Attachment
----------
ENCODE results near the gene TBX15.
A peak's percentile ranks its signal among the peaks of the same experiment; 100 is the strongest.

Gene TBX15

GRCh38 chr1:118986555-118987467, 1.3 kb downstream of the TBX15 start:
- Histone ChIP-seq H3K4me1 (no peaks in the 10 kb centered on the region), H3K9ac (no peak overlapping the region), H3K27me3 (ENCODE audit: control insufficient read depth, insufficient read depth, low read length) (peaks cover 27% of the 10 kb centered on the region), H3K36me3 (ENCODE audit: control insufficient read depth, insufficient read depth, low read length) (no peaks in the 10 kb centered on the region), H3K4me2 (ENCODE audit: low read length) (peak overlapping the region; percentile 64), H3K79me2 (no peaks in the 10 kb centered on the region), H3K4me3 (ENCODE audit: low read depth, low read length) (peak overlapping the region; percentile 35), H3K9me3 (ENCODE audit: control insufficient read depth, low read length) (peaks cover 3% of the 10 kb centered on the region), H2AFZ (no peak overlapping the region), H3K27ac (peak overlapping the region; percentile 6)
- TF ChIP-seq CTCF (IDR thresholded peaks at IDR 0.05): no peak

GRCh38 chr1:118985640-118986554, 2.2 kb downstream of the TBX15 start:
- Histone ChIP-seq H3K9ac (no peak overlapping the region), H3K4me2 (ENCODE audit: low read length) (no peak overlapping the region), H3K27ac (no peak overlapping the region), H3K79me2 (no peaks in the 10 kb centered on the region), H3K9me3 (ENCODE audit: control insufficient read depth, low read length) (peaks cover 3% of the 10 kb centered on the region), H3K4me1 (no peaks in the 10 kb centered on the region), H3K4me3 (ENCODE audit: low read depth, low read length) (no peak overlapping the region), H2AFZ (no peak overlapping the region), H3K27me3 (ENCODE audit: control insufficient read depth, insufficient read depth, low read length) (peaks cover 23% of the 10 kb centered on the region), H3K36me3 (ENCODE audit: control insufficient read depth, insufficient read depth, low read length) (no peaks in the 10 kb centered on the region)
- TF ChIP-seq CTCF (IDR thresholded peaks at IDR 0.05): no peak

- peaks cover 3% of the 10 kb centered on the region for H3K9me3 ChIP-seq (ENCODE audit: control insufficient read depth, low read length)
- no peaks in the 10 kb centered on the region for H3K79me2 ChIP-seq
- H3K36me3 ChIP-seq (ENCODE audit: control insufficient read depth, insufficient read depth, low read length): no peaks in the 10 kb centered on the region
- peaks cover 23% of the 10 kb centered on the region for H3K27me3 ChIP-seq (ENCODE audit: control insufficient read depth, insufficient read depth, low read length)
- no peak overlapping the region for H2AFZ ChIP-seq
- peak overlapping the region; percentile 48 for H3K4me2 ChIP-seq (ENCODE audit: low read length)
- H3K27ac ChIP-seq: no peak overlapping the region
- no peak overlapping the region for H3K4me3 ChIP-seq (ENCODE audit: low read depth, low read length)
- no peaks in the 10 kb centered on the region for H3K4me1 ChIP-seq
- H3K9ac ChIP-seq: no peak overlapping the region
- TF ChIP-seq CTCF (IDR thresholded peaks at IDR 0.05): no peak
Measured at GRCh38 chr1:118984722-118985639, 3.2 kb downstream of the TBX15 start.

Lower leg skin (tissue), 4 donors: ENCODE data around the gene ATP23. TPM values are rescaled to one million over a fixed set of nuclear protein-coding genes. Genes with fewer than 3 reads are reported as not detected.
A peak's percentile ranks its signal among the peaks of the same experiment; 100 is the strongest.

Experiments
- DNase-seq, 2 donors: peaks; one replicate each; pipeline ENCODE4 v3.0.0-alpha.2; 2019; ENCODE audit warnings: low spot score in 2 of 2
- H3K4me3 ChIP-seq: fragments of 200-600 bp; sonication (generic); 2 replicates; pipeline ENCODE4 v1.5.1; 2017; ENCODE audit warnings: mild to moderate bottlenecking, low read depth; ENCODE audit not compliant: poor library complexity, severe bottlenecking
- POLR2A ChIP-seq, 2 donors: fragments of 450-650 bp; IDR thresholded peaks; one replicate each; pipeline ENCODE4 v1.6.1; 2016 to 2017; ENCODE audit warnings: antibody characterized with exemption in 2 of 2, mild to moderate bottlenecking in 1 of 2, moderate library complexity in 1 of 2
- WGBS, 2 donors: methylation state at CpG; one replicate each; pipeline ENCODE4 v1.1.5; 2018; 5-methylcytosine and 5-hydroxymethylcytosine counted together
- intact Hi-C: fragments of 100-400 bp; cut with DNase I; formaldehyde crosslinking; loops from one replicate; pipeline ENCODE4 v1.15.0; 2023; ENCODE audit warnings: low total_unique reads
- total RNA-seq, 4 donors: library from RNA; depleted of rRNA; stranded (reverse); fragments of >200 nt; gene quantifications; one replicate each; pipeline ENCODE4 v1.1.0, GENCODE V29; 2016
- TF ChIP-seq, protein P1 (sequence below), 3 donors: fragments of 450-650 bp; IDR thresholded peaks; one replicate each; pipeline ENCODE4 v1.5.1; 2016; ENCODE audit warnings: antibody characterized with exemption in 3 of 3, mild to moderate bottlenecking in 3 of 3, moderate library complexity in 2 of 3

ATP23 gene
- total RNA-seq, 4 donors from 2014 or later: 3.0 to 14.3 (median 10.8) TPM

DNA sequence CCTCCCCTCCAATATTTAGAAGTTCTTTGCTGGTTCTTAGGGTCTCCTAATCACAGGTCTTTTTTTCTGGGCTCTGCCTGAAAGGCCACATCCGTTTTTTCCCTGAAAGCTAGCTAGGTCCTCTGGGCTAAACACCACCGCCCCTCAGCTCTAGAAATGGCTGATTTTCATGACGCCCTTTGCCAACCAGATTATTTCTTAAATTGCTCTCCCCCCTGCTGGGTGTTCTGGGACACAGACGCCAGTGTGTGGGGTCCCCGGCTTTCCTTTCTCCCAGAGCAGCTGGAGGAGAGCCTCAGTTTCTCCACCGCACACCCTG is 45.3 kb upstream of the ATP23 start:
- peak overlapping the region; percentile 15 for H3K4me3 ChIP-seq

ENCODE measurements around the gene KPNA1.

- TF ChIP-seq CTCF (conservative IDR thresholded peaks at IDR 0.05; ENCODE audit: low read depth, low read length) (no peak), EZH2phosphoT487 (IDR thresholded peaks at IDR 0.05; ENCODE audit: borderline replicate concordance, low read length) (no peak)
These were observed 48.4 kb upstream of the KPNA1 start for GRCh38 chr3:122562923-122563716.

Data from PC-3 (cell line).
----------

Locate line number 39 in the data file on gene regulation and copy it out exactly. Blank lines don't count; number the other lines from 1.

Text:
Data from PC-3 (cell line).